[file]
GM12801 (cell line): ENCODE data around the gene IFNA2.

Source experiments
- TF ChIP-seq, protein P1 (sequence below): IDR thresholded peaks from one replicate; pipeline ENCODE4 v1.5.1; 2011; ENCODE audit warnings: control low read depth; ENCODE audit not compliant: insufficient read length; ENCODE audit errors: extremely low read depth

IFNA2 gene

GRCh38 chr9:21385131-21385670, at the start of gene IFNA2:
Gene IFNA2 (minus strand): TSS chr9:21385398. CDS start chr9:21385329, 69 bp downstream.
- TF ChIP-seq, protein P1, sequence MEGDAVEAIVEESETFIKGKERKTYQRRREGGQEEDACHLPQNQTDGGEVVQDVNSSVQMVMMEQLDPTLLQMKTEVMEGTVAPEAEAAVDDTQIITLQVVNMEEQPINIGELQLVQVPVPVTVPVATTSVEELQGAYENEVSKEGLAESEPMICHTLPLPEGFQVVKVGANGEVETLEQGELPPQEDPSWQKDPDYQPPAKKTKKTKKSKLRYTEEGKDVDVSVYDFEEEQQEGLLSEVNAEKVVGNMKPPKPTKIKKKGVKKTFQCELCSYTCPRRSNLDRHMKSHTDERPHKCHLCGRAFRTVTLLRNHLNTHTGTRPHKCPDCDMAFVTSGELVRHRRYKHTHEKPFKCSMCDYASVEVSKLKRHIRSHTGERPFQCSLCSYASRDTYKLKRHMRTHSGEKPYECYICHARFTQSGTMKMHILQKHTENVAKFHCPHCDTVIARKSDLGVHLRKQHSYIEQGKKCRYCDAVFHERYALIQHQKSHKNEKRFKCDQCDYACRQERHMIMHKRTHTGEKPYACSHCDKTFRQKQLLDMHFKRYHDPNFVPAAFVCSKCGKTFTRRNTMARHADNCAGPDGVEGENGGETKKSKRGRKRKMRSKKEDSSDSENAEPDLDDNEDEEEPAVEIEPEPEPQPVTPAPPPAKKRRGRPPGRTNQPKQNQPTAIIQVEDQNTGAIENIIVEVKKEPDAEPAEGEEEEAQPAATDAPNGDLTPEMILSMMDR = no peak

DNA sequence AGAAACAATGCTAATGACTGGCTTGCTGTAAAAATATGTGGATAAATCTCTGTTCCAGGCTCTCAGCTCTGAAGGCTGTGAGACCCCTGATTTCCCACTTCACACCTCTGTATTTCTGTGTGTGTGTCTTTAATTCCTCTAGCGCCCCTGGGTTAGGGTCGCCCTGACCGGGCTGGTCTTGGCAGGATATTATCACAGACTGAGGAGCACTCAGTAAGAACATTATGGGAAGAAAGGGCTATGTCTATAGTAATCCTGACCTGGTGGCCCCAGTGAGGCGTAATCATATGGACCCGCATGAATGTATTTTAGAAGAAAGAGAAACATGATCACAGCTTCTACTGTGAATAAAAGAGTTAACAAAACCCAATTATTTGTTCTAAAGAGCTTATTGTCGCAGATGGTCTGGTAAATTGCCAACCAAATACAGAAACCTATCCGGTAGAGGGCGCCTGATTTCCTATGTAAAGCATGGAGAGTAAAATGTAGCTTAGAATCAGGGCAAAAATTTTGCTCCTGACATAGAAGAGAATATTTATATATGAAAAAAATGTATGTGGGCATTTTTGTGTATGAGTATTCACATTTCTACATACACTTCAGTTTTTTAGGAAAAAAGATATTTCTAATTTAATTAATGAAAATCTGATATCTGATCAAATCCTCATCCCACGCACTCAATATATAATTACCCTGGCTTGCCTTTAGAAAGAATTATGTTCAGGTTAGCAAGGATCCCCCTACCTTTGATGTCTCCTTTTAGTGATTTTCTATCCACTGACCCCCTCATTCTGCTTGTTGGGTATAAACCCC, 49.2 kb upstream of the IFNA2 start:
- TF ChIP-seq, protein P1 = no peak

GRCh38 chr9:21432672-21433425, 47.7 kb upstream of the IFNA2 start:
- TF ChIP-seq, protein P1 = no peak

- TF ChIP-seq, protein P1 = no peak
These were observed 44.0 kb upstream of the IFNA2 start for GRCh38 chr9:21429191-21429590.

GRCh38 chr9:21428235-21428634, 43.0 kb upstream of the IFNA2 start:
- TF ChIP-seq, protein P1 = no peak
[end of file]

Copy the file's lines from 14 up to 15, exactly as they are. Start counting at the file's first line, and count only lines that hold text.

GRCh38 chr9:21428235-21428634, 43.0 kb upstream of the IFNA2 start:
- TF ChIP-seq, protein P1 = no peak